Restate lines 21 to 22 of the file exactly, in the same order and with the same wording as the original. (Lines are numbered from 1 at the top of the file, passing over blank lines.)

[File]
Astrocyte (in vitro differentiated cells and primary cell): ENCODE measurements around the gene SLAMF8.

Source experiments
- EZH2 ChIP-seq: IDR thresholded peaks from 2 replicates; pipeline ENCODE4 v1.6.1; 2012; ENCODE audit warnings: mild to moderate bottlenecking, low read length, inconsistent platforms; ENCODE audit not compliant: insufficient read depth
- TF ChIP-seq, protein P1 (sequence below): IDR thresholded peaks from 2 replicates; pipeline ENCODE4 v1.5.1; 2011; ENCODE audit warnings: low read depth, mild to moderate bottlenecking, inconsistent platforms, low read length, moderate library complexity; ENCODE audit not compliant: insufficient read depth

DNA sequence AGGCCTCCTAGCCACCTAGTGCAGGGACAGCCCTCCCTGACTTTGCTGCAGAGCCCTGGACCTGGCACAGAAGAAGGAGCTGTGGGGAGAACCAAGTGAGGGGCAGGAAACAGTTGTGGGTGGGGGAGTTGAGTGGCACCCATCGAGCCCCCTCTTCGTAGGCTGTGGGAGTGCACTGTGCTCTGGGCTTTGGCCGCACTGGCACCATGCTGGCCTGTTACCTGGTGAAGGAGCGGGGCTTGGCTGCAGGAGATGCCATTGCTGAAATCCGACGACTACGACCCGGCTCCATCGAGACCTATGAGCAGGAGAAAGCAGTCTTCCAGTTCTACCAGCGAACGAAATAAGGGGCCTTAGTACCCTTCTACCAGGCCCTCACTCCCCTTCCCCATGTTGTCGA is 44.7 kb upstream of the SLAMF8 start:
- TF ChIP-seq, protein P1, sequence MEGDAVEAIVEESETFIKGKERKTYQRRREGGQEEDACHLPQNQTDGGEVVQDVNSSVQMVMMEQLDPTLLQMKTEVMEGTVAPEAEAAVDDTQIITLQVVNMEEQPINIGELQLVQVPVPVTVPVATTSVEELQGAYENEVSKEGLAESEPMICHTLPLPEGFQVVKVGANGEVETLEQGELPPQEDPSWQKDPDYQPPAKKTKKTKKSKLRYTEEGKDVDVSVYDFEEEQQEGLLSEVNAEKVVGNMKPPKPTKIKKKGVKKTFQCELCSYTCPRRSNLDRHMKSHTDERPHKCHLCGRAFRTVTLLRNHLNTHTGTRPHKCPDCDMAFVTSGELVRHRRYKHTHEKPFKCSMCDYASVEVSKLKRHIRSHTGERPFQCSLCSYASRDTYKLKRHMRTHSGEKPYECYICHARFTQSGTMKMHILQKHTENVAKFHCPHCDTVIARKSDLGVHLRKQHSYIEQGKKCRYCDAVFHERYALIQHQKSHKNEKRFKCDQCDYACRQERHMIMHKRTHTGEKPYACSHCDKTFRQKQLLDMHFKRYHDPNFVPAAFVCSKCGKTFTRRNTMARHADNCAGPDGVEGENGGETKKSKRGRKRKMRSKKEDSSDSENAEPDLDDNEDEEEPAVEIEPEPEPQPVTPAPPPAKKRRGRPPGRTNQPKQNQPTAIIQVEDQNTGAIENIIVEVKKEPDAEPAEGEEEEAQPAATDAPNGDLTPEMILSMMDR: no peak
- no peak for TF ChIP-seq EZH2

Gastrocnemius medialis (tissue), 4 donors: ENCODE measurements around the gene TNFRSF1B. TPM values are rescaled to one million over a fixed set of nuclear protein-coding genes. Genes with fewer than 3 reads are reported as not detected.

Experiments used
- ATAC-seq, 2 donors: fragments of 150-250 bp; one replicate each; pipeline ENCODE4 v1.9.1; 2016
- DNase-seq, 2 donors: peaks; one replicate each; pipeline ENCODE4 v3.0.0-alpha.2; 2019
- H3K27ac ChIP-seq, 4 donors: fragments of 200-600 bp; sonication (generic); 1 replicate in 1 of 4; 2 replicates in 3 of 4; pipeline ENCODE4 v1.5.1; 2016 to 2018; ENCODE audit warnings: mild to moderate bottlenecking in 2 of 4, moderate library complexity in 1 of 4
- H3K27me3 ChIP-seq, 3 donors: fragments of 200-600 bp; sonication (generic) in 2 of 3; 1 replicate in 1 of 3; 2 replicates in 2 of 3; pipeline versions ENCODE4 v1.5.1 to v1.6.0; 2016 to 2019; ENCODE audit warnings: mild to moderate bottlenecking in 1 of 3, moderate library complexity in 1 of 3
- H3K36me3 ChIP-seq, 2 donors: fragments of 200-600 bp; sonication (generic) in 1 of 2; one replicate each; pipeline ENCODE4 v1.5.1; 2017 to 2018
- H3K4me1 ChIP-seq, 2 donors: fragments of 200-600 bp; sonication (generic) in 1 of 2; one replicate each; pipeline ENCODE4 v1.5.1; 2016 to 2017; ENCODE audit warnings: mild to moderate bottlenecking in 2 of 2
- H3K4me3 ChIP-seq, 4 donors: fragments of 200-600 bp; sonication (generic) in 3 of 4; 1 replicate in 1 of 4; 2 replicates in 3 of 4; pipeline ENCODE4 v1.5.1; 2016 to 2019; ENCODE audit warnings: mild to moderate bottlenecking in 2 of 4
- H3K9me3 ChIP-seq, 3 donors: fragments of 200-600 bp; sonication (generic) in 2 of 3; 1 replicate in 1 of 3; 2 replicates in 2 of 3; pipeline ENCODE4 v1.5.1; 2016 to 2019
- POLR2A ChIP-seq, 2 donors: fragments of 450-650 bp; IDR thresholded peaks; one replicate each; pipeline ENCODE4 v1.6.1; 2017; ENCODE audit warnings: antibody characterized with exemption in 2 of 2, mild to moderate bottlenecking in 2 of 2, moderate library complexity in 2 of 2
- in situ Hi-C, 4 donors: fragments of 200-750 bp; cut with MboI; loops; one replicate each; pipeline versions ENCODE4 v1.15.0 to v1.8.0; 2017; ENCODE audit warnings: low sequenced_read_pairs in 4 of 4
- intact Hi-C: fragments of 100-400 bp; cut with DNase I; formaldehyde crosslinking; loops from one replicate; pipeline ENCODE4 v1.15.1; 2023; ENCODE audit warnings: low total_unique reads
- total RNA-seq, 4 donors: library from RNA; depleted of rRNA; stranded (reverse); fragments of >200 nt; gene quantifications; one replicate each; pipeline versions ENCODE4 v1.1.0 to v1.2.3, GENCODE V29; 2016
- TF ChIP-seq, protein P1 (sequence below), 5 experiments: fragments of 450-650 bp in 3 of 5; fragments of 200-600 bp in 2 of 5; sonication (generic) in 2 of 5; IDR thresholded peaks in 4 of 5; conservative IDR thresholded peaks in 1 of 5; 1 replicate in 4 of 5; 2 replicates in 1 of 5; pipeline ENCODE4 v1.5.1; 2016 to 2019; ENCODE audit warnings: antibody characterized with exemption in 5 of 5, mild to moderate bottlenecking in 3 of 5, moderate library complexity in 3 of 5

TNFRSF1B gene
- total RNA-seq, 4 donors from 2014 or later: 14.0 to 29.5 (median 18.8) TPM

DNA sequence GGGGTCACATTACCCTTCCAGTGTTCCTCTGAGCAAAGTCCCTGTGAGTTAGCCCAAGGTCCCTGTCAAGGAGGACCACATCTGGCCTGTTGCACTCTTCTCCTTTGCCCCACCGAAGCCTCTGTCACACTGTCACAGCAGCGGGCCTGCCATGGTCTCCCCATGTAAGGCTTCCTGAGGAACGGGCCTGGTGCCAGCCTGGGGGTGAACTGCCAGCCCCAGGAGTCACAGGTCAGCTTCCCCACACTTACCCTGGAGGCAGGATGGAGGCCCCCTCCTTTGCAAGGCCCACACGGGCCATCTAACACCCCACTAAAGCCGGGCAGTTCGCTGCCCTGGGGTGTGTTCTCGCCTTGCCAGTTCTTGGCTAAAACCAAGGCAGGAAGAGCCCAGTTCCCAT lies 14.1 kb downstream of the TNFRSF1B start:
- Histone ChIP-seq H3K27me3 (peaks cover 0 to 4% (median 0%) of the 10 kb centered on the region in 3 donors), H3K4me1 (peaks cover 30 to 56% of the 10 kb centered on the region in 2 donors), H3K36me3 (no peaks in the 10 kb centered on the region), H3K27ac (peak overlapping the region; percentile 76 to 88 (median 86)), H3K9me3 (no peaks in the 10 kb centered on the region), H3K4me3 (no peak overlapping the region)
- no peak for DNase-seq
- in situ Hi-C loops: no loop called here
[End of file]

- total RNA-seq, 4 donors: library from RNA; depleted of rRNA; stranded (reverse); fragments of >200 nt; gene quantifications; one replicate each; pipeline versions ENCODE4 v1.1.0 to v1.2.3, GENCODE V29; 2016
- TF ChIP-seq, protein P1 (sequence below), 5 experiments: fragments of 450-650 bp in 3 of 5; fragments of 200-600 bp in 2 of 5; sonication (generic) in 2 of 5; IDR thresholded peaks in 4 of 5; conservative IDR thresholded peaks in 1 of 5; 1 replicate in 4 of 5; 2 replicates in 1 of 5; pipeline ENCODE4 v1.5.1; 2016 to 2019; ENCODE audit warnings: antibody characterized with exemption in 5 of 5, mild to moderate bottlenecking in 3 of 5, moderate library complexity in 3 of 5